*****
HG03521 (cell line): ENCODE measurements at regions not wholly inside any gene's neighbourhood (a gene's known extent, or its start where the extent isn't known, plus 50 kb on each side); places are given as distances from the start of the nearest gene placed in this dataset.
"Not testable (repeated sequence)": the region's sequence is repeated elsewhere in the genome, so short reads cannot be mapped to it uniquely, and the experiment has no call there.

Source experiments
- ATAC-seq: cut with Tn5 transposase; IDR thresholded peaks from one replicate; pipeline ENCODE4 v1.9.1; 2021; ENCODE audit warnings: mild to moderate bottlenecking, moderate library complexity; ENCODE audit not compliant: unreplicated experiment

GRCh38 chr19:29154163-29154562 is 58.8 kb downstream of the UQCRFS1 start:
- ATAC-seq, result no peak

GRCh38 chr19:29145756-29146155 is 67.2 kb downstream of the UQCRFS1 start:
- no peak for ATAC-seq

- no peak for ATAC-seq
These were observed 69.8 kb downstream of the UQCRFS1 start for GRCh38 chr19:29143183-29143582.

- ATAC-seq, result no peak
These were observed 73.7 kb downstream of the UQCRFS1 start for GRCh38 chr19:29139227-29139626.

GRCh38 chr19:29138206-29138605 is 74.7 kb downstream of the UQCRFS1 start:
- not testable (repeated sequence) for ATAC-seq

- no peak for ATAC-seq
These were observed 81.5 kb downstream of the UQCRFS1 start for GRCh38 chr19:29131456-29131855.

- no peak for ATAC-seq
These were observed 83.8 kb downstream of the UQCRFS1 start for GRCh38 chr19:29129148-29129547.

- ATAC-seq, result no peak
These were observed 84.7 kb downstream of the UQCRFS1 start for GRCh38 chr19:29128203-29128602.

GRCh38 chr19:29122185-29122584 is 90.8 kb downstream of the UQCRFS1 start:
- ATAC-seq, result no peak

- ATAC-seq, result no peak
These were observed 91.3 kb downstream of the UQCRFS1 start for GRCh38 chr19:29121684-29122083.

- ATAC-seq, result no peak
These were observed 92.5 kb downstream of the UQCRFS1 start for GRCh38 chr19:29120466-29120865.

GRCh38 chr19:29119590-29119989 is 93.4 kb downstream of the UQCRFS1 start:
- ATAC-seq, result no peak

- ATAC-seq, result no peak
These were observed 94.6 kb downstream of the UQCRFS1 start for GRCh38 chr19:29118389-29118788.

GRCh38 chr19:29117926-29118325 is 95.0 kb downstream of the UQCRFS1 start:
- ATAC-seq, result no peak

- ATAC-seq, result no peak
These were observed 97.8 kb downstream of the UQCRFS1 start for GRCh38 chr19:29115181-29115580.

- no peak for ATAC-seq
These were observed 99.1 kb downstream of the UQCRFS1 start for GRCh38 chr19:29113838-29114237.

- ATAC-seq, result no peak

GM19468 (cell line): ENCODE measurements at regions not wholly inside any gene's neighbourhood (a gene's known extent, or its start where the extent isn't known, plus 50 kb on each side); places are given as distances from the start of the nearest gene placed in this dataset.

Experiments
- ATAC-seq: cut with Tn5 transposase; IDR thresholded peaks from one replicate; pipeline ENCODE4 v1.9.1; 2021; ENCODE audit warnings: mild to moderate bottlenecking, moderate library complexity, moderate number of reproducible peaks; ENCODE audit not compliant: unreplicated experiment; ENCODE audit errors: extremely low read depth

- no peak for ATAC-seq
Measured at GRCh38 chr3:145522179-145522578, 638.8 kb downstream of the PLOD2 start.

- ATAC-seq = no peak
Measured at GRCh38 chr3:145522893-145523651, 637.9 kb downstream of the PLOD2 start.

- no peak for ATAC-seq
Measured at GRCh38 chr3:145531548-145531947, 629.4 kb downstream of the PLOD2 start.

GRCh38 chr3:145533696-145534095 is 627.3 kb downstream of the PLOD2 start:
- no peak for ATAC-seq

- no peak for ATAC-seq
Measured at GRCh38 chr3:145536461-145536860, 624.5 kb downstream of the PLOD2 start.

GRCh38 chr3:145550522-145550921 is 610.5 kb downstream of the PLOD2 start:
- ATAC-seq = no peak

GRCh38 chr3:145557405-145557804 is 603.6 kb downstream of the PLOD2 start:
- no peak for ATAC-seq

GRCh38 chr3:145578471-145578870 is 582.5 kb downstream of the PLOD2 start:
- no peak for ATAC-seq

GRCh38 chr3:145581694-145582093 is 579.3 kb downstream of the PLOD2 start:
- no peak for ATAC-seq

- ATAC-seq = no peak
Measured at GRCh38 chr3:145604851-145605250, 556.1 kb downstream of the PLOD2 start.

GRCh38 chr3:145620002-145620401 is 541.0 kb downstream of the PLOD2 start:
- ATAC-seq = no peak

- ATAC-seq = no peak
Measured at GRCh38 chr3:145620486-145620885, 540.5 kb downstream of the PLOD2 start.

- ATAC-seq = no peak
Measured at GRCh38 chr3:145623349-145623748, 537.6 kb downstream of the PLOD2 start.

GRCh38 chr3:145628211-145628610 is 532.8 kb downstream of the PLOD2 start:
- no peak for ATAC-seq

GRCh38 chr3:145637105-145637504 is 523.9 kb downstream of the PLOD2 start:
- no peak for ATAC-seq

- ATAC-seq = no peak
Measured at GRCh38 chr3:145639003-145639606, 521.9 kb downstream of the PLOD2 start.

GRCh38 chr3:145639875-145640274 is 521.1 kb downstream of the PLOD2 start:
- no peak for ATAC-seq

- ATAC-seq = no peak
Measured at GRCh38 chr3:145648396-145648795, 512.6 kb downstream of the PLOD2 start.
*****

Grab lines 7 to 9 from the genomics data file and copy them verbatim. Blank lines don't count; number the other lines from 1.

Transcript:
GRCh38 chr19:29145756-29146155 is 67.2 kb downstream of the UQCRFS1 start:
- no peak for ATAC-seq

- no peak for ATAC-seq